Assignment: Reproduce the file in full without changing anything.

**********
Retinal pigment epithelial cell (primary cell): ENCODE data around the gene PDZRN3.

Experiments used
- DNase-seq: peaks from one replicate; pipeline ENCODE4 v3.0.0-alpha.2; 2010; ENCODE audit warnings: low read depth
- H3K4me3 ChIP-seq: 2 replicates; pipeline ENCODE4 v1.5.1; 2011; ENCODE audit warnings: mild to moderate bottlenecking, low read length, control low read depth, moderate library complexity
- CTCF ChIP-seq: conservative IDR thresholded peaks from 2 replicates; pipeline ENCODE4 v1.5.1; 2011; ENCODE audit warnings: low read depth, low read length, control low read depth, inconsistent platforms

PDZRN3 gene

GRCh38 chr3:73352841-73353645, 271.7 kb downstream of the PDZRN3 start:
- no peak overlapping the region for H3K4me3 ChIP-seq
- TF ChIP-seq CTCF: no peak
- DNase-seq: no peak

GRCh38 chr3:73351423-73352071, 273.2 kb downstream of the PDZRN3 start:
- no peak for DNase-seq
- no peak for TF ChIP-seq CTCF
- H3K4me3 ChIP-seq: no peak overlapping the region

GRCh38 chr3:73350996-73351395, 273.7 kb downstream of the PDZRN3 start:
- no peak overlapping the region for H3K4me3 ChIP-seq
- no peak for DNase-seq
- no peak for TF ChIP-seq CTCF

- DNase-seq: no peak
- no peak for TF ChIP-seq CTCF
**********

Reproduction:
Retinal pigment epithelial cell (primary cell): ENCODE data around the gene PDZRN3.

Experiments used
- DNase-seq: peaks from one replicate; pipeline ENCODE4 v3.0.0-alpha.2; 2010; ENCODE audit warnings: low read depth
- H3K4me3 ChIP-seq: 2 replicates; pipeline ENCODE4 v1.5.1; 2011; ENCODE audit warnings: mild to moderate bottlenecking, low read length, control low read depth, moderate library complexity
- CTCF ChIP-seq: conservative IDR thresholded peaks from 2 replicates; pipeline ENCODE4 v1.5.1; 2011; ENCODE audit warnings: low read depth, low read length, control low read depth, inconsistent platforms

PDZRN3 gene

GRCh38 chr3:73352841-73353645, 271.7 kb downstream of the PDZRN3 start:
- no peak overlapping the region for H3K4me3 ChIP-seq
- TF ChIP-seq CTCF: no peak
- DNase-seq: no peak

GRCh38 chr3:73351423-73352071, 273.2 kb downstream of the PDZRN3 start:
- no peak for DNase-seq
- no peak for TF ChIP-seq CTCF
- H3K4me3 ChIP-seq: no peak overlapping the region

GRCh38 chr3:73350996-73351395, 273.7 kb downstream of the PDZRN3 start:
- no peak overlapping the region for H3K4me3 ChIP-seq
- no peak for DNase-seq
- no peak for TF ChIP-seq CTCF

- DNase-seq: no peak
- no peak for TF ChIP-seq CTCF